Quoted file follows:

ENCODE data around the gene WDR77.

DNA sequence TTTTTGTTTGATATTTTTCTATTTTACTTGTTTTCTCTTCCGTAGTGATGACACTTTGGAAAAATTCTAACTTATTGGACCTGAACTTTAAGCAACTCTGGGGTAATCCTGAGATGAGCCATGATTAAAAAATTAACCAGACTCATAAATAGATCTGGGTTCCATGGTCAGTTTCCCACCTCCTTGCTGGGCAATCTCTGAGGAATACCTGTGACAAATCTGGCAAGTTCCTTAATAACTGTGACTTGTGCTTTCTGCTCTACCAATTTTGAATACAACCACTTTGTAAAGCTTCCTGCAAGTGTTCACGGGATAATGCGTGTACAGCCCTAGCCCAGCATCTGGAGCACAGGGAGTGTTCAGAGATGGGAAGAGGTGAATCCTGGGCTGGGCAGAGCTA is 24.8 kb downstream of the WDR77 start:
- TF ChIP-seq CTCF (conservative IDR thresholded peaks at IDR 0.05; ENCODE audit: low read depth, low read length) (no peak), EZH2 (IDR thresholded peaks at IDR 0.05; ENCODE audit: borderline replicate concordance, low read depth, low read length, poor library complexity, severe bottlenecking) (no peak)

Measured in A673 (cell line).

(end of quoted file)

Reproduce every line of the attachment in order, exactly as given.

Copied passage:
ENCODE data around the gene WDR77.

DNA sequence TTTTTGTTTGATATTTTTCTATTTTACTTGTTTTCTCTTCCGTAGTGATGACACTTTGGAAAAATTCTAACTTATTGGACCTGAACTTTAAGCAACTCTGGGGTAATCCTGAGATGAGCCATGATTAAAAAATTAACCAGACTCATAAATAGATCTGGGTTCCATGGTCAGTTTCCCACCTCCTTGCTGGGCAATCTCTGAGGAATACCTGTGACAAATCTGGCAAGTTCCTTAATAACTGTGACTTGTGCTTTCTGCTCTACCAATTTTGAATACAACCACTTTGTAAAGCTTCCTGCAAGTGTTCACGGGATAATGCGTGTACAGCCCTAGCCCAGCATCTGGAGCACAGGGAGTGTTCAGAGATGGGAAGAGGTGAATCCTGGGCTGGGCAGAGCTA is 24.8 kb downstream of the WDR77 start:
- TF ChIP-seq CTCF (conservative IDR thresholded peaks at IDR 0.05; ENCODE audit: low read depth, low read length) (no peak), EZH2 (IDR thresholded peaks at IDR 0.05; ENCODE audit: borderline replicate concordance, low read depth, low read length, poor library complexity, severe bottlenecking) (no peak)

Measured in A673 (cell line).